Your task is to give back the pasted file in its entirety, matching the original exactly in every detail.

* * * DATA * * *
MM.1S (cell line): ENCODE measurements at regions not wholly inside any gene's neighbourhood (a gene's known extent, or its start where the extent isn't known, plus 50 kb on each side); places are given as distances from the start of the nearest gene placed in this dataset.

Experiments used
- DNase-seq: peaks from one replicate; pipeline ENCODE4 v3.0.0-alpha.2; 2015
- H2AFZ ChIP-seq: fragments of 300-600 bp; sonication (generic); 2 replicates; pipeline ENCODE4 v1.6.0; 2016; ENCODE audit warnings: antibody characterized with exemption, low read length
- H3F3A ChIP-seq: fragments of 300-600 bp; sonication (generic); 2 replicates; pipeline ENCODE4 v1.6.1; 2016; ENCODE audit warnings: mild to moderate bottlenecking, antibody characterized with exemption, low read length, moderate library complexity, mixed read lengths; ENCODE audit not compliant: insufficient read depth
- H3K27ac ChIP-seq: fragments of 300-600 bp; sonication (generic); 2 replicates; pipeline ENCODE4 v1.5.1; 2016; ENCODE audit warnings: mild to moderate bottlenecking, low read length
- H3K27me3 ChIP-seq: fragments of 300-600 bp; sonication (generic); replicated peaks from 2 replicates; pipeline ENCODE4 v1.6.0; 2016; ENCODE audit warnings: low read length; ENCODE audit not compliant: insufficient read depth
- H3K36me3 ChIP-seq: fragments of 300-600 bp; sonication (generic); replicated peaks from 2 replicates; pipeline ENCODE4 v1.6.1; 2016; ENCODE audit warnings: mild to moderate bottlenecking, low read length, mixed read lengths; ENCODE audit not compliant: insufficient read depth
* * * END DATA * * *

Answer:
MM.1S (cell line): ENCODE measurements at regions not wholly inside any gene's neighbourhood (a gene's known extent, or its start where the extent isn't known, plus 50 kb on each side); places are given as distances from the start of the nearest gene placed in this dataset.

Experiments used
- DNase-seq: peaks from one replicate; pipeline ENCODE4 v3.0.0-alpha.2; 2015
- H2AFZ ChIP-seq: fragments of 300-600 bp; sonication (generic); 2 replicates; pipeline ENCODE4 v1.6.0; 2016; ENCODE audit warnings: antibody characterized with exemption, low read length
- H3F3A ChIP-seq: fragments of 300-600 bp; sonication (generic); 2 replicates; pipeline ENCODE4 v1.6.1; 2016; ENCODE audit warnings: mild to moderate bottlenecking, antibody characterized with exemption, low read length, moderate library complexity, mixed read lengths; ENCODE audit not compliant: insufficient read depth
- H3K27ac ChIP-seq: fragments of 300-600 bp; sonication (generic); 2 replicates; pipeline ENCODE4 v1.5.1; 2016; ENCODE audit warnings: mild to moderate bottlenecking, low read length
- H3K27me3 ChIP-seq: fragments of 300-600 bp; sonication (generic); replicated peaks from 2 replicates; pipeline ENCODE4 v1.6.0; 2016; ENCODE audit warnings: low read length; ENCODE audit not compliant: insufficient read depth
- H3K36me3 ChIP-seq: fragments of 300-600 bp; sonication (generic); replicated peaks from 2 replicates; pipeline ENCODE4 v1.6.1; 2016; ENCODE audit warnings: mild to moderate bottlenecking, low read length, mixed read lengths; ENCODE audit not compliant: insufficient read depth